Because each family’s financial goals and objectives are different, it is not feasible to state what your family would need to live life as you would wish (only you can do that). And without a complete and accurate personal financial plan, it is not possible to really know whether the price you expect to receive from the sale of your business will support your and your family’s lifestyle after the sale and provide for other desired financial goals, such as a family legacy or charitable giving plan.

Take Your Time

After the sale of your business, people may know that you have a lot of cash. They may come to you with all types of proposals, including the “next big thing,” “sure thing” or “can’t miss opportunity.” It will be flattering to receive their proposals. It will be exciting to be pursued and the thought of diving back into the familiar world of business will be comforting. But you may want to wait. Promoters who insist on a quick decision, without allowing time for appropriate analysis, may not be honest. Having a lot of ready cash may be new to you. You may want to let the dust settle on the sale of your business, and see what life is like for a time following the sale. Then, with a qualified investment professional, take the time necessary to evaluate future investments. Remember, the cash that you received from the sale of your business may be the only asset available to provide for you and your spouse for the rest of your lives. Use this time to learn about investing; you will have time to invest later, and when you do, you will better understand your investment.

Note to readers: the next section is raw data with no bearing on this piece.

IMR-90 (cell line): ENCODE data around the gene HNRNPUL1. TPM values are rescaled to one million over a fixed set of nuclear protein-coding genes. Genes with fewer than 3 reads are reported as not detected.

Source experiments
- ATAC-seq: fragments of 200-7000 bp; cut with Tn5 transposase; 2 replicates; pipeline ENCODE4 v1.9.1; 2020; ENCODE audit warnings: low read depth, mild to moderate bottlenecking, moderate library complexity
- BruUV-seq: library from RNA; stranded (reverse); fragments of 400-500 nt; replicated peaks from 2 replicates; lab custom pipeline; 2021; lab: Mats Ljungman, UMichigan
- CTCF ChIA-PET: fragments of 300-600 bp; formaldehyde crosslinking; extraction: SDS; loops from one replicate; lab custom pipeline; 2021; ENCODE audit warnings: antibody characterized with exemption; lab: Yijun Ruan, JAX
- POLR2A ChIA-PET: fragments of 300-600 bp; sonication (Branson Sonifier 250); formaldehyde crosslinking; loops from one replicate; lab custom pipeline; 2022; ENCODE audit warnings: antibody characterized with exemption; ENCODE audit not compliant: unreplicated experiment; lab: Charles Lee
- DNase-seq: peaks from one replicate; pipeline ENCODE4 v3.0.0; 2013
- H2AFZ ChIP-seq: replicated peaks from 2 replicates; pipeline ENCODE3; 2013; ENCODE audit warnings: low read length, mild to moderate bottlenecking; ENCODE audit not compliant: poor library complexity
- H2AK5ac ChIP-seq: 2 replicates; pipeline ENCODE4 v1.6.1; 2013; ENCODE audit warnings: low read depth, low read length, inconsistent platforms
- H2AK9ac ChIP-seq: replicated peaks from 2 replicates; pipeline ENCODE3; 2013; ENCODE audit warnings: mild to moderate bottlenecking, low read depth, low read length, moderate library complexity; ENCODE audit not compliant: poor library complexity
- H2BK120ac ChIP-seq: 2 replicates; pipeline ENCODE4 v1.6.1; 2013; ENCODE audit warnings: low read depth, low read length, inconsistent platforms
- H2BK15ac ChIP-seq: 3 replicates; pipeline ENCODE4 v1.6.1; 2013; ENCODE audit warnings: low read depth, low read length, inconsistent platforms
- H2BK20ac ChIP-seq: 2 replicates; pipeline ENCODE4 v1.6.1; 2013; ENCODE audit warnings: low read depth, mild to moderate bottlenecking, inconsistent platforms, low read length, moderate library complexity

Use an Investment Professional

You spent a lot of time and energy managing your business. To a large degree, you were able to control the direction of the business, its operations and its risk profile. As a business owner, you had a tremendous amount of control over how your capital was put to work. In fact, although it sometimes did not feel like it, you were able to manage your business, and therefore, your investment risk. Having sold your business, however, you now likely have cash which must be invested. The proceeds from the sale of your company may be your entire nest egg. What should you do?